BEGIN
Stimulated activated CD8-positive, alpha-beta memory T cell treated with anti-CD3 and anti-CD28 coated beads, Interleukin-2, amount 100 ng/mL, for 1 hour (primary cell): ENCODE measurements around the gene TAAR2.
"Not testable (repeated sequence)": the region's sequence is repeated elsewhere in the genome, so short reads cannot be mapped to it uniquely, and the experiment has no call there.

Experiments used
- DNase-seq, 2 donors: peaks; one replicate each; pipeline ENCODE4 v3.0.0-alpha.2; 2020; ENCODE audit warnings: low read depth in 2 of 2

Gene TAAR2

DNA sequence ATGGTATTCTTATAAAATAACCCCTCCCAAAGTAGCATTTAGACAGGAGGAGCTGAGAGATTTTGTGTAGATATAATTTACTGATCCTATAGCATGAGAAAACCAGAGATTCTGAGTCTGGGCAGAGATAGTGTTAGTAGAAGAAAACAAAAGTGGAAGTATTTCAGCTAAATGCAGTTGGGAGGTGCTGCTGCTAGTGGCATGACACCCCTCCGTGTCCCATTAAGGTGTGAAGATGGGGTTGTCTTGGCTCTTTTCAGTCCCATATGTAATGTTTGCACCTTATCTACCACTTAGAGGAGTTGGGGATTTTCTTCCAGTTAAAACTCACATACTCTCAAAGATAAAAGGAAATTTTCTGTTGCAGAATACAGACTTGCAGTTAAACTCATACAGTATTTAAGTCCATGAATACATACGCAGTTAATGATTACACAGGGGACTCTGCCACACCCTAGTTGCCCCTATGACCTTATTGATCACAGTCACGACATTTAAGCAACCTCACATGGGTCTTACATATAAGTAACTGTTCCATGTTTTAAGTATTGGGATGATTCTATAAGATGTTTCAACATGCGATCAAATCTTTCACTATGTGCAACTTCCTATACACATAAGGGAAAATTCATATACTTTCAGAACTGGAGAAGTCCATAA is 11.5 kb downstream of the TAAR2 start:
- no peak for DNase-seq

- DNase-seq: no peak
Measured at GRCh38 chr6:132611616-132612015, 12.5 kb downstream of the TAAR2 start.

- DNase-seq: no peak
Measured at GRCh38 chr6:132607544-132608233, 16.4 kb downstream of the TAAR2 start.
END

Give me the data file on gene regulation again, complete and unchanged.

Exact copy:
Stimulated activated CD8-positive, alpha-beta memory T cell treated with anti-CD3 and anti-CD28 coated beads, Interleukin-2, amount 100 ng/mL, for 1 hour (primary cell): ENCODE measurements around the gene TAAR2.
"Not testable (repeated sequence)": the region's sequence is repeated elsewhere in the genome, so short reads cannot be mapped to it uniquely, and the experiment has no call there.

Experiments used
- DNase-seq, 2 donors: peaks; one replicate each; pipeline ENCODE4 v3.0.0-alpha.2; 2020; ENCODE audit warnings: low read depth in 2 of 2

Gene TAAR2

DNA sequence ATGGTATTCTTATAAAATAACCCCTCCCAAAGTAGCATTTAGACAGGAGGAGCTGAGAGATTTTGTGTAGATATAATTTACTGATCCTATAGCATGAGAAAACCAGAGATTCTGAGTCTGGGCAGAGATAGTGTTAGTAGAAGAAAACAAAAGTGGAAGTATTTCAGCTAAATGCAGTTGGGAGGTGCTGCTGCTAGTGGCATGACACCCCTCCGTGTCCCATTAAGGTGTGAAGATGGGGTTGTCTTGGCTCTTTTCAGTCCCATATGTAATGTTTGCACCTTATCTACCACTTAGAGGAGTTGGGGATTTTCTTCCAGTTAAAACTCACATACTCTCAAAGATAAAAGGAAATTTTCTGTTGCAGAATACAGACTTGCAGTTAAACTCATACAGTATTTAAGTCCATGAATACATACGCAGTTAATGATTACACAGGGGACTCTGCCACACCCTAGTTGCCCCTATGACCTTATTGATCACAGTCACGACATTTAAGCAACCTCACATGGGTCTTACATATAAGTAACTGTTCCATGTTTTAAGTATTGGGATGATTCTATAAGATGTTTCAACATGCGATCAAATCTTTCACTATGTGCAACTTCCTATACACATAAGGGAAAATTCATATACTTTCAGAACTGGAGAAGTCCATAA is 11.5 kb downstream of the TAAR2 start:
- no peak for DNase-seq

- DNase-seq: no peak
Measured at GRCh38 chr6:132611616-132612015, 12.5 kb downstream of the TAAR2 start.

- DNase-seq: no peak
Measured at GRCh38 chr6:132607544-132608233, 16.4 kb downstream of the TAAR2 start.